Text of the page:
The overshoes slipped into his pocket. He had quite a walk ahead. Public transport was out of the question and his car was already there, he had dropped it off earlier in the week. It was a nondescript vehicle, grey, not old and not new, it wouldn’t have registered with anyone. If it had, if someone had noticed it standing there since yesterday evening, then it didn’t matter, it couldn’t be traced to him.
He had watched the area for three weeks, in all that time he had never seen the police, no traffic wardens. The refuse collectors didn’t even go back there, great rubbish skips gathered in a locked enclosure negated any need. It was a small back road near some old storage warehouses. The car was parked at the kerb outside one of the smaller ones. He had seen that people came and went but nobody stayed long. Being simply a storage facility people popping in and out were involved with their own business, wrapped up in themselves. A workshop would have been no good, smokers would hang around the outsides and notice the car parked there for such a long time, but this place was perfect. They were all quick visitors with other things on their minds. Probably some of them were up to their own dodgy tricks and sneaky doings. It was the little things that made the difference, the details. The car boot was already lined with plastic and there were bottles of fluids and the paraphernalia for what he needed to do afterwards.
The night was calm. A pretty moon beamed in its silver circle, it was cool and friendly and he enjoyed the fast walk. He made his way to the main road but didn’t stay on it for long. The bright shop windows and the floods of light from the fast food places made it too easy to be seen. He ducked down a side road and then, after a few yards, turned left and stepped briskly along, parallel to the main drag.
The part of town he was heading for would be washed with sodium glare but that was unavoidable. He could handle it though, had factored it into the plan. As he sped past the little terraced houses he didn’t wonder about the lives hidden behind dim windows. He knew them. This was the sort of place he came from, the habitat of people like Gran and him after she rescued him. Little rooms, little gardens, little lives, small and ordinary but mostly safe and that was so special, the safety.
Ahead of him, a door swung inwards, spilling the hum of a television programme into the road. He slowed his movement, not stopping, simply adjusting the speed, giving himself time to take stock and decide on any action. An old bloke in baggy trousers, a sleeveless vest and carpet slippers shuffled out. A fag-end glowed as he sucked on the cigarette hanging from the corner of his mouth, the scent of tobacco wafted back to where Peter now leaned against the low wall. Bending as if to tie a shoe lace, he was practically invisible in the gloom but every sense was humming. He mustn’t be seen, he was too near to his destination now. The old bloke shuffled down the tiny path and heaved at the lid of a wheelie bin parked against the inside of the garden wall. He puffed and swore as he struggled with the heavy plastic cover. It flipped back with a thud and he tossed a white rubbish bag inside. “Buggering thing, bloody great soddin’ thing.” He dragged the lid back in place and, leaving the curses still hovering in the darkness, he staggered back to his warm, empty evening staring at the flashing screen. The door slammed and Peter straightened, glanced left and right, and then resumed his trek. He needed to move faster now, only a minute or two had been lost but he had to be in place in time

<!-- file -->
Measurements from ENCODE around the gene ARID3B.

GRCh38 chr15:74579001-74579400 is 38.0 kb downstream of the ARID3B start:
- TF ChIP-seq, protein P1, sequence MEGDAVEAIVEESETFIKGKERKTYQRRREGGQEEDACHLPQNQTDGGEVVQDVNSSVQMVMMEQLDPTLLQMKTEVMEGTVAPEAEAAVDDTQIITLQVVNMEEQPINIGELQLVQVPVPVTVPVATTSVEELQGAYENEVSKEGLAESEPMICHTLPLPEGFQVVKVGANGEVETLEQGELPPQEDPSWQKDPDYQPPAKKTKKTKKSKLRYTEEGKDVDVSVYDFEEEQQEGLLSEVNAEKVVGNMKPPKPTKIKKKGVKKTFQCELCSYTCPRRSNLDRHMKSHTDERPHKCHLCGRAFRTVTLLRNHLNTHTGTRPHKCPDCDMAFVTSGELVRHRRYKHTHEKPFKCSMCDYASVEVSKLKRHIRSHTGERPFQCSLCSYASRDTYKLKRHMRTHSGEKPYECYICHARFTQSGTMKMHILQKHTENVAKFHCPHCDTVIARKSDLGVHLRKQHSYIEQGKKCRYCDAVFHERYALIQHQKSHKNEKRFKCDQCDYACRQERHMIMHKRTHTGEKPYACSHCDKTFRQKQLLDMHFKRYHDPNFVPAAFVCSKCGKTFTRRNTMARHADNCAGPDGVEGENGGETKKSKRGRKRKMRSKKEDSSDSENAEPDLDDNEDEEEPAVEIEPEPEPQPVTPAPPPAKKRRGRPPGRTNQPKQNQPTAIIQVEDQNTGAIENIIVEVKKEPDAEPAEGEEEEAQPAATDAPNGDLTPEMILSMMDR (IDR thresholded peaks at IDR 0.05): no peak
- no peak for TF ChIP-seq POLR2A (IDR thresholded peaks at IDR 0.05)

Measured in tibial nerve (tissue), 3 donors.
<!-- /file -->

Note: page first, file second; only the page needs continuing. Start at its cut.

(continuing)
That she was punctual to her spot outside the pub wasn’t a surprise. She was bussed in with the other girls, he didn’t know where from. He didn’t need to know where she spent her days, it wasn’t relevant. Extraneous information was a complication he avoided. How these lives spun out didn’t matter to him, it wasn’t the living of the life that was important, it was the leaving of it and the cleaning up afterwards. That’s all he needed to think about. At first, he had wondered a bit, wondered if the bosses ever dropped the girls off with a tiny spark of regret, but then why would they? He never told them when he would be working. Once the money was paid in full he did the job. He was reliable and had never let anyone down and so they did as he asked, stuck to the usual routines and asked no questions, made no fuss when the cargo home in the morning was one light.
As for the authorities, well, they barely acknowledge these girls existed. They were invisible, a nuisance on the streets, cleaned up sometimes like the wheelie bins, but generally ignored. That they had family somewhere was immaterial. Their families had let them down anyway, didn’t deserve them, how could they let this happen, how could they put their children in harm’s way? They would thank him if they knew how he had rescued their daughters, how he had got them out of this mire. Cleaning up, that was all this was, sorting out other people’s mess, making things right. He was almost there, the spot he had chosen was near enough to observe and listen to the subject but he knew that in his dark clothes he would be unseen. He slipped the overshoes on, slid the knife from the customised pocked inside his overalls and went to work.